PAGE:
If there's a gap you need to fill, aim first to increase your savings rate to at least the amount your employer will match in your 401(k), if that's a benefit offered at your workplace. Experts recommend saving 15% of your pretax income for retirement. But if you can't reach that just yet, increase your rate by 1% or 2% this year—and every time you get a raise—to get as close to that guideline as possible.
4. Ask for a Raise
Speaking of raises, if you believe you're due for one this year, resolve to ask for it. Ideally, you'll increase your income but live the same lifestyle as before. You'll be able to allocate the extra money in your paycheck to retirement or emergency savings, college savings for your kids, debt repayment or other goals.
Prepare for the conversation with your boss by writing down what value you've brought to the company in the past year. Use data if possible—how many new clients you've brought on, for instance, or how much you've helped the organization save by introducing more streamlined processes. Keep records of your wins throughout the year so you can refer to them in preparation for the ask.
Research the market rate for the role you're in, taking into account your experience level, using resources like PayScale, your alumni network and professional connections. That will let your boss know you've done the research and that the ask is in accordance with industry standards for your level of responsibility. And before you meet, practice, practice, practice.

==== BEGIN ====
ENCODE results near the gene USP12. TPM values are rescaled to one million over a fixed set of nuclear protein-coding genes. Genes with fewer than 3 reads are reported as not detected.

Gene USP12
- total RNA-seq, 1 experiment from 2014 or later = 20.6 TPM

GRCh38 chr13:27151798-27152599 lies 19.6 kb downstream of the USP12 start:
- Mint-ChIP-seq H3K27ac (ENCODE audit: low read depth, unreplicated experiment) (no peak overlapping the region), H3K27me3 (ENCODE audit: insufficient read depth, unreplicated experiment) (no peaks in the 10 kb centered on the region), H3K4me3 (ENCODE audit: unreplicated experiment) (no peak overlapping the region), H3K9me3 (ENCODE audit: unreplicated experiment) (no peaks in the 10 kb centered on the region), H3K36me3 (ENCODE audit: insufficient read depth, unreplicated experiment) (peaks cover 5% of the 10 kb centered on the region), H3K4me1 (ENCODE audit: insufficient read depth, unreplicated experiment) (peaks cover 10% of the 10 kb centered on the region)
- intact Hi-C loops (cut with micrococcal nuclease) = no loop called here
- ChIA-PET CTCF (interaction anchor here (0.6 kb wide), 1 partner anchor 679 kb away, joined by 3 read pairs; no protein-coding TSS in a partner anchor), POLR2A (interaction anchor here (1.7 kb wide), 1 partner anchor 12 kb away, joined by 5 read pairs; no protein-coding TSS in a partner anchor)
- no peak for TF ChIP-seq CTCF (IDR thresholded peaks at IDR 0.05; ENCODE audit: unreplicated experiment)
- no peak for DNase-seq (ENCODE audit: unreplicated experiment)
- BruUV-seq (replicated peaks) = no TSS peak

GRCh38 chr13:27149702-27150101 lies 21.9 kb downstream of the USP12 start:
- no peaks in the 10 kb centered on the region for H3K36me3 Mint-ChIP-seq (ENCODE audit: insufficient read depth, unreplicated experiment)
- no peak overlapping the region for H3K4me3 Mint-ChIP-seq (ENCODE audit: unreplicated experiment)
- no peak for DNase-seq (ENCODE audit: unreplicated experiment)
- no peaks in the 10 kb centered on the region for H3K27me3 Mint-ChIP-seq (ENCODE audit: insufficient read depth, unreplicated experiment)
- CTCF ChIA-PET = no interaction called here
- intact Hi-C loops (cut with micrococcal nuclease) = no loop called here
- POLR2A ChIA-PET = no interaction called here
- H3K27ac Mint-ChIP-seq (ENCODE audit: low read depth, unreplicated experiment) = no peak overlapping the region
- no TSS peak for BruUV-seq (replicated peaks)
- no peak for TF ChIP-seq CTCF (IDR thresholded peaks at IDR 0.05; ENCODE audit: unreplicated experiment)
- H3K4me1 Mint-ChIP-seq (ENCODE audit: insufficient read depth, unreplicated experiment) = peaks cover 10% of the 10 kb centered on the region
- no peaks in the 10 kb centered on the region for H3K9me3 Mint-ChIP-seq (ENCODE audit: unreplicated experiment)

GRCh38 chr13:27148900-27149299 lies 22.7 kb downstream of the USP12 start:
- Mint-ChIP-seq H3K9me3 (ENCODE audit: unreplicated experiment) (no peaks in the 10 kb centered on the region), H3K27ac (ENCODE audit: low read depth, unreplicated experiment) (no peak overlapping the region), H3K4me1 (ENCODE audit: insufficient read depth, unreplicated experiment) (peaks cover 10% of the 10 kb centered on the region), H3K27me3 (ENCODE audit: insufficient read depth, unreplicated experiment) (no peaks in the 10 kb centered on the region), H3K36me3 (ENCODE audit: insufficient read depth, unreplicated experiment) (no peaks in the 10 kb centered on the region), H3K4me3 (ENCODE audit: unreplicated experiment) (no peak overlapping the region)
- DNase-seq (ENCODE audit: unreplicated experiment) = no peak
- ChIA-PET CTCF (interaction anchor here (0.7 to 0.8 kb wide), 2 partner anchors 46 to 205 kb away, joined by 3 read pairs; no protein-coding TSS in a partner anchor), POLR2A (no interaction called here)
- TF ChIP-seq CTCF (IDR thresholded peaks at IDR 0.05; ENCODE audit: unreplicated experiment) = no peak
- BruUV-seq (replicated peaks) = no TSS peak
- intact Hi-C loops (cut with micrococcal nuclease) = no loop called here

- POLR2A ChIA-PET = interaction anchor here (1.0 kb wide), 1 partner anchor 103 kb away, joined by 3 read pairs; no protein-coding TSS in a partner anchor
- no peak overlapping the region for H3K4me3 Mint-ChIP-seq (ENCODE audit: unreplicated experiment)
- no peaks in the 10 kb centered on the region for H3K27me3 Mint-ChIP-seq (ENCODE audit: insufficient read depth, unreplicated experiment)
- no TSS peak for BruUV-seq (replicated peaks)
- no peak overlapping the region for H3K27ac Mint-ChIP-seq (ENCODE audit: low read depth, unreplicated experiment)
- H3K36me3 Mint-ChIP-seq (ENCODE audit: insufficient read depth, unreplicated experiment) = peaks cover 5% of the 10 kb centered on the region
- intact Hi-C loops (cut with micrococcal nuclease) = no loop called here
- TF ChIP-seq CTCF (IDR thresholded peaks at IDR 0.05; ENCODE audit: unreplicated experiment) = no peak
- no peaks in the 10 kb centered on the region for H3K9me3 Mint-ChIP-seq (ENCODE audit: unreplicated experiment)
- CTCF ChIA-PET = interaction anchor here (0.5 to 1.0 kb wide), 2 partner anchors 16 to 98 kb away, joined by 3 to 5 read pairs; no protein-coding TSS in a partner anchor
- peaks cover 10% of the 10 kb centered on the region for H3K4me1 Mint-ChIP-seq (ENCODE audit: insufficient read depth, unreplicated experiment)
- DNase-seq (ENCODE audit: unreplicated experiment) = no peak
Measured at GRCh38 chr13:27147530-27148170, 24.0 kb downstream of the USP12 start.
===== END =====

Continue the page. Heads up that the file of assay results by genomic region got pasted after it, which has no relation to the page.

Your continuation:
5. Upgrade the Products in Your Wallet
You may be using certain financial products out of convenience, or inertia, because the process of upgrading them seems complicated. But you could be missing out on savings.
For instance, take a look at your transaction history and see if any checking account fees show up that you didn't expect. Are you paying maintenance fees or out-of-network ATM fees? Look into switching to a credit union that may charge fewer fees, or an online bank that might offer higher interest rates on money you keep there.
If your credit score has improved since you last shopped for a credit card, you might also consider applying for one that offers cash back or travel rewards. Use your card regularly but responsibly—meaning you pay off the balance each month—and rewards you earn could effectively lead to a discount on purchases, or to free travel in the future.
Celebrate Every Win
No matter which resolutions you set, make sure to build in opportunities to celebrate financial goals you reach.
That doesn't have to mean spending a lot of money on a big dinner out; you can picnic in your favorite spot in nature or plan a potluck with friends. Smart money management takes time and effort, and won't pay off instantly. Give yourself the compassion to acknowledge that one modest change at a time is still worth celebrating.